In a shocking revelation, a senior official from Zimbabwe Broadcasting Corporation (ZBC) has been suspended following allegations of sexual harassment.
The incident has sparked a conversation about the pervasive issue of sexual harassment within the media industry.
The accused executive, whose identity remains undisclosed, allegedly demanded sexual favours from a female subordinate who had recently been transferred to Harare.
The case came to light when the victim recorded the executive’s inappropriate advances and preserved text messages that he had sent her.
Despite ZBC’s chief executive Adelaide Chikunguru’s denial of the suspension, multiple sources have confirmed that the executive has indeed been suspended and is awaiting a hearing scheduled in two weeks. The evidence against him, including the recordings and texts, is reportedly overwhelming.
This incident has raised concerns about the extent of sexual harassment within ZBC, with insiders suggesting that this case could be just the tip of the iceberg. Many female employees are believed to have been victims of similar misconduct.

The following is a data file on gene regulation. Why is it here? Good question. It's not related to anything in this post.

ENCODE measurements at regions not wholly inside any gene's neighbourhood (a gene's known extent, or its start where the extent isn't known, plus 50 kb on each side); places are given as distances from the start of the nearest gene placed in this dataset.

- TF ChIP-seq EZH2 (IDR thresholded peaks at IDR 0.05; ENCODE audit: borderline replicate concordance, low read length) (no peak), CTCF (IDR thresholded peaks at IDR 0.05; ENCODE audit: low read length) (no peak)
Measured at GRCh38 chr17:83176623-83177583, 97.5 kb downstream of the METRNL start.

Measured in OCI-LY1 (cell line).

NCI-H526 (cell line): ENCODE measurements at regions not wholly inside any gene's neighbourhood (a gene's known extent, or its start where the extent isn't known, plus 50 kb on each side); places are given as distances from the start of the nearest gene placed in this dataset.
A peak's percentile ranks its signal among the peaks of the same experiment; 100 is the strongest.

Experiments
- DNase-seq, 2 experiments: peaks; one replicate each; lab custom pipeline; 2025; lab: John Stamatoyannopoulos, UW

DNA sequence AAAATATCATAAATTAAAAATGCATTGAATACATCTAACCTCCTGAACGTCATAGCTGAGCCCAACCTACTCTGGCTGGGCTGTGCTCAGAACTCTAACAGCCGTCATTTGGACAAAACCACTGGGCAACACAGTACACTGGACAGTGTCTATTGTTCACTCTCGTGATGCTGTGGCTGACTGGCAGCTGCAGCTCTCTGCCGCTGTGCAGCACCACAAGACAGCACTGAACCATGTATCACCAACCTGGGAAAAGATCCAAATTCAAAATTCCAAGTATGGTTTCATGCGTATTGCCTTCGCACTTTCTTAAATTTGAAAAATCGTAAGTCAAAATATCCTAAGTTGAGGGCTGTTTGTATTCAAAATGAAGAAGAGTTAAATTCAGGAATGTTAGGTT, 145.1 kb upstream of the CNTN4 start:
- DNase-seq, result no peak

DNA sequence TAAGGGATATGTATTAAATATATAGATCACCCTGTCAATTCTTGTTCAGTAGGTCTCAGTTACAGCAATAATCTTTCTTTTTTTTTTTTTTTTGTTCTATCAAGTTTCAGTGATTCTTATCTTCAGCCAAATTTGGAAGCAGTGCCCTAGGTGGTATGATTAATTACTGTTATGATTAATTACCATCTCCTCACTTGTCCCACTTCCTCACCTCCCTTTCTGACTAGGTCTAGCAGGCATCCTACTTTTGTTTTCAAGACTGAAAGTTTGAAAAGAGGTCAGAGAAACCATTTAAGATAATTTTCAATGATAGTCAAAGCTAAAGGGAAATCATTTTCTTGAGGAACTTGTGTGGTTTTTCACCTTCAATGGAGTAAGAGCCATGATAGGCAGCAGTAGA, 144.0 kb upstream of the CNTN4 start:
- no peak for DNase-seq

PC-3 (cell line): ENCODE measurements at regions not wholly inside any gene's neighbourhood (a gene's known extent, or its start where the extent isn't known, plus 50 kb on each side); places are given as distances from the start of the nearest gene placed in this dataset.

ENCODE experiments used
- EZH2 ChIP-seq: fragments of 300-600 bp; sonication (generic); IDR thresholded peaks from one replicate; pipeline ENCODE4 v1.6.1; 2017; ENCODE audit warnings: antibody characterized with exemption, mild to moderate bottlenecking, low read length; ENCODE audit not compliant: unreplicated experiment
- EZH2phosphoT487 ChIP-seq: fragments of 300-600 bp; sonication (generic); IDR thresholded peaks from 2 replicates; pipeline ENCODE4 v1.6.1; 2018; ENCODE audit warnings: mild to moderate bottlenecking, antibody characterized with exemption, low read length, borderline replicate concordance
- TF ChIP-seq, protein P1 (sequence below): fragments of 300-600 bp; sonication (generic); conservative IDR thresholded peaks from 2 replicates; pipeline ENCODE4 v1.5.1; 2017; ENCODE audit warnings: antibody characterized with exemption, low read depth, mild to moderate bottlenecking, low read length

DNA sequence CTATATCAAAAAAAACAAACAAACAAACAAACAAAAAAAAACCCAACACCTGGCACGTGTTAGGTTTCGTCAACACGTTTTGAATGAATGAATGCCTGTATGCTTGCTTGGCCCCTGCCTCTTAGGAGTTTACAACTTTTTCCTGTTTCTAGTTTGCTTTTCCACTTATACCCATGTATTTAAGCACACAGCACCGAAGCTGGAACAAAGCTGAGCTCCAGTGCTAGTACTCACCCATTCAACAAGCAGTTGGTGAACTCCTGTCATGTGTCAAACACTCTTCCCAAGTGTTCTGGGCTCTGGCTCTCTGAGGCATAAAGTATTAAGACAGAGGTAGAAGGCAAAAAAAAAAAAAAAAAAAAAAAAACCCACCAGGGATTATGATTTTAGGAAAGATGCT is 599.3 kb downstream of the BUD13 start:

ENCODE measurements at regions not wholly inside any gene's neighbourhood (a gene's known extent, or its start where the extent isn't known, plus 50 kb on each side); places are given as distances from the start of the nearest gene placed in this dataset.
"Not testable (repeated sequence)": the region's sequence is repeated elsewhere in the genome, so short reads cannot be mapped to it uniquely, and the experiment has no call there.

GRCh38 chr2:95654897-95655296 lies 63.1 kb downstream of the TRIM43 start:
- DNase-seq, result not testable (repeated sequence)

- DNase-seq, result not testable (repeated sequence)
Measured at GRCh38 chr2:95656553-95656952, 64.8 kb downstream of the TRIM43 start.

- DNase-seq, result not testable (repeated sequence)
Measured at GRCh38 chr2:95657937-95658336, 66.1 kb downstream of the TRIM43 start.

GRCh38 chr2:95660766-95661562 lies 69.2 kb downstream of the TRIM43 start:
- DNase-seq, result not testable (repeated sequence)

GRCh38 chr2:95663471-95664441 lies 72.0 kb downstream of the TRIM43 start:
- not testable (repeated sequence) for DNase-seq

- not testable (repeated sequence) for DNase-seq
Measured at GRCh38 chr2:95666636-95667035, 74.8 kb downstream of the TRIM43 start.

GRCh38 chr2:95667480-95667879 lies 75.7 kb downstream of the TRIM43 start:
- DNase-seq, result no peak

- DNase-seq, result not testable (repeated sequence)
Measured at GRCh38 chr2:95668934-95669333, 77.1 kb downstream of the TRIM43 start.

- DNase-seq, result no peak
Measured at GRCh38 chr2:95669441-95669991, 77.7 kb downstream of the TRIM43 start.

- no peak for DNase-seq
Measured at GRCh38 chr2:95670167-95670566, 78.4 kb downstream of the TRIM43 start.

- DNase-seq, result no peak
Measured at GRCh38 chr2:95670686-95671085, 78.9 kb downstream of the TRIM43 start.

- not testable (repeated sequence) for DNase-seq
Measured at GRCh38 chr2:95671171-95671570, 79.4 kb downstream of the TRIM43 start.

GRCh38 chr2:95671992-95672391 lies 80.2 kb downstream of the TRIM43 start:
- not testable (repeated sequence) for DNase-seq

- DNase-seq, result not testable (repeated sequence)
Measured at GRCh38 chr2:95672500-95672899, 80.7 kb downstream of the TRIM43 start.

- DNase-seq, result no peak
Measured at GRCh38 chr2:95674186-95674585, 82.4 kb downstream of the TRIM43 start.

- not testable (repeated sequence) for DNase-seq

A former executive of the broadcasting station, who requested anonymity confided to Zimbabwe Observer that sexual harassment was literally a trademark of ZBC.
“There is nothing new about that. Even mudhara eZanu PF or Ministry senior officials view female reporters as sexual toys for use and abuse,” he said.
He continued: “Remember these kids are naive and poorly remunerated, so they would be trying to get financial favours or promotions.”
The Ministry of Information, Publicity and Broadcasting Services was reportedly informed about the case. The current minister, Jenfan Muswere, who was appointed earlier this month, stated that he had been discussing issues related to sexual harassment in the media industry with the Zimbabwe Media Commission (ZMC). The ZMC is expected to launch a policy document on sexual harassment in the industry this week.
Muswere’s predecessor, Monica Mutsvangwa, had previously expressed concern about the rampant abuse of women in media. She urged media organisations to adopt a zero-tolerance policy towards sexual harassment and create a safe environment for women journalists. Mutsvangwa highlighted that sexual harassment was a significant deterrent for women considering careers in journalism.
The ZBC scandal underscores the urgent need for such policies and measures. It serves as a stark reminder of the challenges women face in media and emphasizes the importance of creating safe workplaces free from harassment.